ReviewsMike Phipps

The suffering behind the statistics

ReviewsMike Phipps
The suffering behind the statistics

As the Introduction to this moving book explains, thousands of children trek daily from Central to North America, clinging to freight trains, wandering in the desert and fording rivers. “Those who seek asylum at the border are often placed in detention in la hiedera, ‘the freezer’, where guards are known to crank up the air conditioning and toss frozen ham sandwiches to them once a day.”

Poverty and fear – especially of gangs – are key drivers. In El Salvador, 40% of children under five are chronically malnourished. In Honduras, 60% of people live in poverty.  Violence against women and child abuse are commonplace. Many of the narrators in this collection are the children or grandchildren of people displaced by the US militarisation of much of Central America in the 1980s.

Soledad, from Honduras, rejected by her mother and abused by her relatives, nearly died as a child because a life-threatening illness was mis-diagnosed and she was given the wrong medication. At 14 she made the gruelling journey to the US, which involved being robbed at gunpoint and a three-day walk through a hot desert. Once in the US, she was given false papers that said she was 21 and started work in a laundry, working two shifts back to back from 7am to 1am the next morning, getting four hours sleep, to pay off her debt to the ‘coyotes’ who had organised her journey. After being hit by her father, she ran away, came to the attention of social services and was put in foster care, where she was fed so little she regularly passed out at school.

Jhony, aged 16, travelled alone from rural Guatemala. Shot at by gangsters in Mexico, he was eventually arrested and deported. Five years later, he tried again, was again robbed, then arrested and handed over by Mexican immigration officials to gangsters. Eventually he crossed into the US by swimming the Rio Grande, only to be arrested and put in the ‘freezer’ by US officials, poorly fed, deprived of sleep for several days and later deported in chains.

Gabriel, from Honduras, lived in an overcrowded home, with seven in one room.  From the age of seven, he was raped by his cousins over the course of a year. His mother left and he was put to work in the fields by his grandfather and barely fed. Threatened at school by gangs, he decided, aged 14, to begin the month-long  journey north, shepherded by ‘coyotes’, given drugs to keep walking, while others on the trek were raped or abducted by gangs.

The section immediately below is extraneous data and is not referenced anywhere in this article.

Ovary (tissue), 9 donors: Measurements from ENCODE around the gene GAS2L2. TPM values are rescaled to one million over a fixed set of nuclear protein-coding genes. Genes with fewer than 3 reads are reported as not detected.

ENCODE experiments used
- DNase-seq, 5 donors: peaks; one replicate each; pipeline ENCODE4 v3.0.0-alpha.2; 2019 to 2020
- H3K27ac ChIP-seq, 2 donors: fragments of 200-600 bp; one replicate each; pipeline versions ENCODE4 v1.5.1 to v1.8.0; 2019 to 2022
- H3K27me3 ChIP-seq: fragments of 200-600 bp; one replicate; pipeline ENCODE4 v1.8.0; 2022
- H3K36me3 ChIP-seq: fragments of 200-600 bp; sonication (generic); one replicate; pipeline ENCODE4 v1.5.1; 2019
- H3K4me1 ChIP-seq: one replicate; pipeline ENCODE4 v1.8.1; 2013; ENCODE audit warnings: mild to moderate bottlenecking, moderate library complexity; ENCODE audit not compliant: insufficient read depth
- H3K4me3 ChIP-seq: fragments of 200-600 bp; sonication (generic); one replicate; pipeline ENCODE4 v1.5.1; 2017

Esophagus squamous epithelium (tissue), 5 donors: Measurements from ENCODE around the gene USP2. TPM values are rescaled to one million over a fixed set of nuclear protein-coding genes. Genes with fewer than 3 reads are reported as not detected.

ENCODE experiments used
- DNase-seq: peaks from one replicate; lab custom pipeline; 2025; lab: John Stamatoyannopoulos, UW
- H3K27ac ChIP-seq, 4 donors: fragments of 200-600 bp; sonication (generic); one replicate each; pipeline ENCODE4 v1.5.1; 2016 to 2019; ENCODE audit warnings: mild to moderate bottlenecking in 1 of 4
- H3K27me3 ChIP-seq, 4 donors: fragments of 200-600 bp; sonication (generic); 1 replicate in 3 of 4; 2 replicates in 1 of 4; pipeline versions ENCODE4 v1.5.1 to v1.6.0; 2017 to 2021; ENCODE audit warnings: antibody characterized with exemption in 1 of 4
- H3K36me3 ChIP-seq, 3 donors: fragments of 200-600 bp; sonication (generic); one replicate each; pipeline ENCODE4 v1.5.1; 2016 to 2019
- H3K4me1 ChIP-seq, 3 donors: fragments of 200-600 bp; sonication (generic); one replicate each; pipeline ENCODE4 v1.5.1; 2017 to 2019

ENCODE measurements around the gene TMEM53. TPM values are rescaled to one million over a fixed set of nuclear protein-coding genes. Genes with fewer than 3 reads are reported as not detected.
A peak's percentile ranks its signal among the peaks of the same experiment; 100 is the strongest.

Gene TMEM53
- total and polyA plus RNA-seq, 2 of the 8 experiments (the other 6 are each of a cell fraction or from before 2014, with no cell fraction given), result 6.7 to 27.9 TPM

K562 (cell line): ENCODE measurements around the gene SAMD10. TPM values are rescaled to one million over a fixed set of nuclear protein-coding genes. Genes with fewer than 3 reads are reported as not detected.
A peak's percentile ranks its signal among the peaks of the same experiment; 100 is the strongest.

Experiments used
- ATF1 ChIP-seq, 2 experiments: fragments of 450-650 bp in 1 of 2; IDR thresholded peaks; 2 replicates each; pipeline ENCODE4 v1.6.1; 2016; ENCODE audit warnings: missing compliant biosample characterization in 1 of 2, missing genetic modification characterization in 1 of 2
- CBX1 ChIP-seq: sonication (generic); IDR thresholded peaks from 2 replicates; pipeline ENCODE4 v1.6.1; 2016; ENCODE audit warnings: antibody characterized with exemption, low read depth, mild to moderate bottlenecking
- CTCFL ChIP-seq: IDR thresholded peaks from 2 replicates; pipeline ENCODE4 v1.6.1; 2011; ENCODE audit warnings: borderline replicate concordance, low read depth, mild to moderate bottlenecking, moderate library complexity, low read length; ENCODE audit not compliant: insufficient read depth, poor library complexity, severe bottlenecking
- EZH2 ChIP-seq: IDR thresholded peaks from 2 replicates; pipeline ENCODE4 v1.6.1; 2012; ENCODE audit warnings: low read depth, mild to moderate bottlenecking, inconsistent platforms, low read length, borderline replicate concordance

Josué fled El Salvador at 16 after being threatened by gangsters who would later kill his father and uncle. Adrian, from Guatemala, was shot and stabbed at 17 for refusing to join a gang. He made it to the US, only to be thrown in jail for months. Daniela from El Salvador left with her three young children after violent abuse from her partner.

Julio, from Honduras, abused and then thrown out by his mother aged six, lived on the streets, eating garbage. As he grew older, he turned to a gang for protection, but they demanded he kill his relatives – quite a common ultimatum, as proof of loyalty – and his refusal marked him for death at 14 – hence his trek north.

Gang violence crops up repeatedly. But a new feather in El Salvador especially is government-backed vigilantes who carry out summary killings of gangsters – and many other young people.

This is a harrowing book. The ordeal for many who make the dangerous journey does not end when they get to the US. Even those who start fulfilling new lives in the US are still under threat of deportation, thanks to immigration rule changes under Trump. And these alarming narratives were documented before the US government began a policy of forcible separation of children from parents and carers at the border, a policy condemned by the UN as illegal and inhumane. The editors have done an excellent job of bringing to life the suffering behind the statistics of Central American migration.